This is legislative utilitarianism: the idea that good ends justify bad means to get there. It may help clear a legislator's conscience if they don't think too hard about it, but it's just as flawed as utilitarianism anywhere else. Doing something you believe to be wrong (even if it's just a little wrong) under the belief that it will have a good result on an unrelated issue can justify nearly anything so long as you are an optimist about that potential good result in the future. And it's addictive. Once you do it once, it's all the more difficult to resist the logic the next time around. I feel that I have resisted the temptation more than most, but I speak from experience: these trades are not worth it. Not even the little ones. They whittle away at your soul, and, as Jesus said in Mark 8:36, "For what shall it profit a man if he gains the whole world, yet forfeits his soul?"
There's no legislative cure for human nature. So, what is to be done? I think the answer for the individual legislator is no different from the answer in the real world: when delusions of grandeur tempt, where ambition or fear of political consequences threaten, it's time to take a step back and consider the larger picture. Individually, we are insignificant. Legislators do not have legacies. (Nor do governors for that matter.) As a general rule, people do not remember politicians other than the president. The realization of one's own insignificance and the humility that emanates is a better antidote to corruption than any law ever passed. Instead of serving oneself and ambition, better to serve the Lord, our families, and our communities.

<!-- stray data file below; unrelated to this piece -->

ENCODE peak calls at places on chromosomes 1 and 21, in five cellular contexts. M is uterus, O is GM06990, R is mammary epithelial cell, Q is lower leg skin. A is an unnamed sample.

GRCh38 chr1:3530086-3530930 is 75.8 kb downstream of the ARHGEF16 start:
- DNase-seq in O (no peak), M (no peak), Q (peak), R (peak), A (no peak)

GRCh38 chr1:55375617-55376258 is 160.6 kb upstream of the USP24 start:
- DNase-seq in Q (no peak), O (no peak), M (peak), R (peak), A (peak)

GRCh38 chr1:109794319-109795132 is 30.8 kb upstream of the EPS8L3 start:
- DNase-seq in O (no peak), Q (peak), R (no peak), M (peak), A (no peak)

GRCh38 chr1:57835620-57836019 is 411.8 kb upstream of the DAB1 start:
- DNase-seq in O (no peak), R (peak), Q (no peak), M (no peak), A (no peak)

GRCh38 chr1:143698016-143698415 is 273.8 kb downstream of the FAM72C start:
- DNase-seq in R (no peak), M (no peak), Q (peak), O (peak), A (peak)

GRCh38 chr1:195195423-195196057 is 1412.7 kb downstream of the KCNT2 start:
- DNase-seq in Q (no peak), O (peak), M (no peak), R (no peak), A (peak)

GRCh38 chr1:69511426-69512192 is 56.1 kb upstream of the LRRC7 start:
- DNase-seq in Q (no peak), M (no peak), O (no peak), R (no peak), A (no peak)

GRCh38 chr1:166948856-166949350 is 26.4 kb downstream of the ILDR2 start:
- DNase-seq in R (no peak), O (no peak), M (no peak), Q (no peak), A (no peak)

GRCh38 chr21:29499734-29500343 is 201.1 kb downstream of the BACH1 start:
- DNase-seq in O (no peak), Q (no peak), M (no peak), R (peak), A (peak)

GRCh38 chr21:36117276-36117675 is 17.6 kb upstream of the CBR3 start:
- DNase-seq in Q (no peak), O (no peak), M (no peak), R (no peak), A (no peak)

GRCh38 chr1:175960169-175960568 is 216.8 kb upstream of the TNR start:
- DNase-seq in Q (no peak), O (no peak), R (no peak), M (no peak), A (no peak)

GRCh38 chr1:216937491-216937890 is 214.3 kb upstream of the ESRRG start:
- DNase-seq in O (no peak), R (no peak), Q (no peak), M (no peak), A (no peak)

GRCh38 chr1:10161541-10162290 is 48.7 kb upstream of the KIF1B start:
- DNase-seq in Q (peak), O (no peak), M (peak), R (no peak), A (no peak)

In my eight years, I've seen the worst and the best aspects of human nature: greed, pride, vanity, laziness, and vindictiveness are here every day. And so are diligence, humility, sacrifice, charity, and compassion. The Missouri state legislature, is a place where, in spite of our human weaknesses, when things go right — paraphrasing Gov. Nixon —people of goodwill can work together in service to make great differences in the lives of people who will never meet, who will never know our name, and who will never know we ever did anything to help them.